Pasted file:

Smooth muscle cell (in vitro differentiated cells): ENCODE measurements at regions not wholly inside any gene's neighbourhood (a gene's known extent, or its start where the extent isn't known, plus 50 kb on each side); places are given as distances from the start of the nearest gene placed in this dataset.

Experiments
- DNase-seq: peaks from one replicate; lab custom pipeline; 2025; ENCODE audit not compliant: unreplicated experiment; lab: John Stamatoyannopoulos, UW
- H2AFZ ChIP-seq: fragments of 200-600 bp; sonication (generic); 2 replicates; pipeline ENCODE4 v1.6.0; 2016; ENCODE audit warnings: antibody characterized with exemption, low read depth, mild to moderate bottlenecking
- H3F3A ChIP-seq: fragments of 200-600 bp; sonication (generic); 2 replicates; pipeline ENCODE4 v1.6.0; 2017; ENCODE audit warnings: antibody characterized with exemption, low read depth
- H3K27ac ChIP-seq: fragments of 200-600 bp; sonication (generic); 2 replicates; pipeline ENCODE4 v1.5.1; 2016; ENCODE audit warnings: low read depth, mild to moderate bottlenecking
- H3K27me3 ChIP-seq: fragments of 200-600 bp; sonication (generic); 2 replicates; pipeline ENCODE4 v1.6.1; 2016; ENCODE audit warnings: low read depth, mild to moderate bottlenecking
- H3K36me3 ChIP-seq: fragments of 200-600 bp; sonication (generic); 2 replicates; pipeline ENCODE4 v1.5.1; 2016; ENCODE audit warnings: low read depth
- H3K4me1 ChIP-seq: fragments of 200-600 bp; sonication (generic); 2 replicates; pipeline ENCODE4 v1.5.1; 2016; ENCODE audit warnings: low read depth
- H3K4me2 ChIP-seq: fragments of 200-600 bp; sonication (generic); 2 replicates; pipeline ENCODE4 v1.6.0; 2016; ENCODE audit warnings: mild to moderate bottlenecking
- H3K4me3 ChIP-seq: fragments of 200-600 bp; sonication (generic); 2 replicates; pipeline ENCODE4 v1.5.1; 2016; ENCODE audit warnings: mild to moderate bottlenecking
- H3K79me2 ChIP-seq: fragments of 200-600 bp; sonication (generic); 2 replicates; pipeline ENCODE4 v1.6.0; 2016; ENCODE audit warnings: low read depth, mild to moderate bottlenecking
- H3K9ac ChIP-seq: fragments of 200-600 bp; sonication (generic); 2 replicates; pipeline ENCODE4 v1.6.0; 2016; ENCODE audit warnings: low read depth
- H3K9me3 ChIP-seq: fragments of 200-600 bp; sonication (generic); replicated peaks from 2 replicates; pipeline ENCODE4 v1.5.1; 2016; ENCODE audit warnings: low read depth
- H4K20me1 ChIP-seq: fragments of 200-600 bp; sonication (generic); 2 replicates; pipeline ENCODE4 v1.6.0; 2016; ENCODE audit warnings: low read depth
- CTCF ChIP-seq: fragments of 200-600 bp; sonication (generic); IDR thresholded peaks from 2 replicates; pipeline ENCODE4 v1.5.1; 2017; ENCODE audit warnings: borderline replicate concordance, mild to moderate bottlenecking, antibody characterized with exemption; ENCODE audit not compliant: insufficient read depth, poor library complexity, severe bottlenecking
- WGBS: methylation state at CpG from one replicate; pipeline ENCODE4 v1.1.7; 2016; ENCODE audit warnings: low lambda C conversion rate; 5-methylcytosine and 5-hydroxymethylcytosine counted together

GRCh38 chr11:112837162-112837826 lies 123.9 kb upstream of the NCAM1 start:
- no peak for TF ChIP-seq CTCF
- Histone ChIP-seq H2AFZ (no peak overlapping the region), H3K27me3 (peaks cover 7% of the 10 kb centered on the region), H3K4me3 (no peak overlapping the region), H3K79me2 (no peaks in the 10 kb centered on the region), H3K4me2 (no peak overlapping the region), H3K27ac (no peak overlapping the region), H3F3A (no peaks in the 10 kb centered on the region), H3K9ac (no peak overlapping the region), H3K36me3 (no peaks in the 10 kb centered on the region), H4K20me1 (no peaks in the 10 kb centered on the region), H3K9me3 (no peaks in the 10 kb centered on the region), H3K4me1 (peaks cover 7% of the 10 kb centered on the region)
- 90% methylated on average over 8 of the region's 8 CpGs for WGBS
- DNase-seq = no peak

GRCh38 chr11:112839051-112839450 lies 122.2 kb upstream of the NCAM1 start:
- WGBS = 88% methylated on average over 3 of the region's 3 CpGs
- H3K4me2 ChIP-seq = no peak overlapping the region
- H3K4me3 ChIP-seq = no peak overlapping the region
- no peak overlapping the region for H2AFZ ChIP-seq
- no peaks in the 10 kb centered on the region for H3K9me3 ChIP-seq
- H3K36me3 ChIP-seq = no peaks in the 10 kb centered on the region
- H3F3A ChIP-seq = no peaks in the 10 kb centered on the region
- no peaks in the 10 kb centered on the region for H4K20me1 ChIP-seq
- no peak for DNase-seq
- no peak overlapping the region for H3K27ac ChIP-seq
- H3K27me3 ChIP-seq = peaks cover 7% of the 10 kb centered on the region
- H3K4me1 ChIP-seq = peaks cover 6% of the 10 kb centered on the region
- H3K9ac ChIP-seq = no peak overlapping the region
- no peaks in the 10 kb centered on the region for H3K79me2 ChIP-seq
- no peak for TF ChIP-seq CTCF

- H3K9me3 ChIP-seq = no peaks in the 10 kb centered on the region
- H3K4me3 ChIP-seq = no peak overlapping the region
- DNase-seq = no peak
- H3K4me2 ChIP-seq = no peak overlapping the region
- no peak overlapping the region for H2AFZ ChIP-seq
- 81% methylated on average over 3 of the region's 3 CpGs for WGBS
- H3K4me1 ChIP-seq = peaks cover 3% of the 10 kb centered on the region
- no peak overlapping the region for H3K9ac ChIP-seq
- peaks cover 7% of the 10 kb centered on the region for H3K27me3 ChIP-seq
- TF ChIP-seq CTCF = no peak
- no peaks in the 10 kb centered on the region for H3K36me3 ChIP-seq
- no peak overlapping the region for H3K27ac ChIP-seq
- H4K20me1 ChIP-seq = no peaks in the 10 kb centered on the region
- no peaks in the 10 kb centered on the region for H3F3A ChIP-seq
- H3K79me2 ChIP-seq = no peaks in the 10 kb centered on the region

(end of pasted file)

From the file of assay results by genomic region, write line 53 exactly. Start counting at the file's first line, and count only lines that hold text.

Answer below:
- H3K79me2 ChIP-seq = no peaks in the 10 kb centered on the region